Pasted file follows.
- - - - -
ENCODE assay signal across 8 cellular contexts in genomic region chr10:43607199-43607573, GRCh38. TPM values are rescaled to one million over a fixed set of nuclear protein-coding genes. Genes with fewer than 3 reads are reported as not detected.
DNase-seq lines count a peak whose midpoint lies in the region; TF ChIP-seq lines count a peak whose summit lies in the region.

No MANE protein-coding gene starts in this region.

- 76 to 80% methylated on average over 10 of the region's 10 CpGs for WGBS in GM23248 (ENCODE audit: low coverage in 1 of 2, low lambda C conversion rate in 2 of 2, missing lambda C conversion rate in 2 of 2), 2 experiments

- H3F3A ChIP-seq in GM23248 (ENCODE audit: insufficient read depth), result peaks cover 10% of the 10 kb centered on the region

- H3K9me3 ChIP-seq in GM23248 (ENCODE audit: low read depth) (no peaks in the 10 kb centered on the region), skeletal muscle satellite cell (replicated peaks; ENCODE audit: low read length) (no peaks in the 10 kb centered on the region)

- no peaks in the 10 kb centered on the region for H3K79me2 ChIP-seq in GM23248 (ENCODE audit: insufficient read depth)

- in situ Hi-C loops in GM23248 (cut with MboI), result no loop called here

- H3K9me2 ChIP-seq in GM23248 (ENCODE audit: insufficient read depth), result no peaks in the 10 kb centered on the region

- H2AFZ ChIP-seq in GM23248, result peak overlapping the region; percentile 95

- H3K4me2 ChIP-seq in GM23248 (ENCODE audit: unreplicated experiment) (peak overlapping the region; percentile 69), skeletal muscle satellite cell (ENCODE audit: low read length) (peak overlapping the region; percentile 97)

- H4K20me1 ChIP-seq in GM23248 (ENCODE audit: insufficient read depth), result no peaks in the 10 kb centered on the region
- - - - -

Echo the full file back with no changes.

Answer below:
ENCODE assay signal across 8 cellular contexts in genomic region chr10:43607199-43607573, GRCh38. TPM values are rescaled to one million over a fixed set of nuclear protein-coding genes. Genes with fewer than 3 reads are reported as not detected.
DNase-seq lines count a peak whose midpoint lies in the region; TF ChIP-seq lines count a peak whose summit lies in the region.

No MANE protein-coding gene starts in this region.

- 76 to 80% methylated on average over 10 of the region's 10 CpGs for WGBS in GM23248 (ENCODE audit: low coverage in 1 of 2, low lambda C conversion rate in 2 of 2, missing lambda C conversion rate in 2 of 2), 2 experiments

- H3F3A ChIP-seq in GM23248 (ENCODE audit: insufficient read depth), result peaks cover 10% of the 10 kb centered on the region

- H3K9me3 ChIP-seq in GM23248 (ENCODE audit: low read depth) (no peaks in the 10 kb centered on the region), skeletal muscle satellite cell (replicated peaks; ENCODE audit: low read length) (no peaks in the 10 kb centered on the region)

- no peaks in the 10 kb centered on the region for H3K79me2 ChIP-seq in GM23248 (ENCODE audit: insufficient read depth)

- in situ Hi-C loops in GM23248 (cut with MboI), result no loop called here

- H3K9me2 ChIP-seq in GM23248 (ENCODE audit: insufficient read depth), result no peaks in the 10 kb centered on the region

- H2AFZ ChIP-seq in GM23248, result peak overlapping the region; percentile 95

- H3K4me2 ChIP-seq in GM23248 (ENCODE audit: unreplicated experiment) (peak overlapping the region; percentile 69), skeletal muscle satellite cell (ENCODE audit: low read length) (peak overlapping the region; percentile 97)

- H4K20me1 ChIP-seq in GM23248 (ENCODE audit: insufficient read depth), result no peaks in the 10 kb centered on the region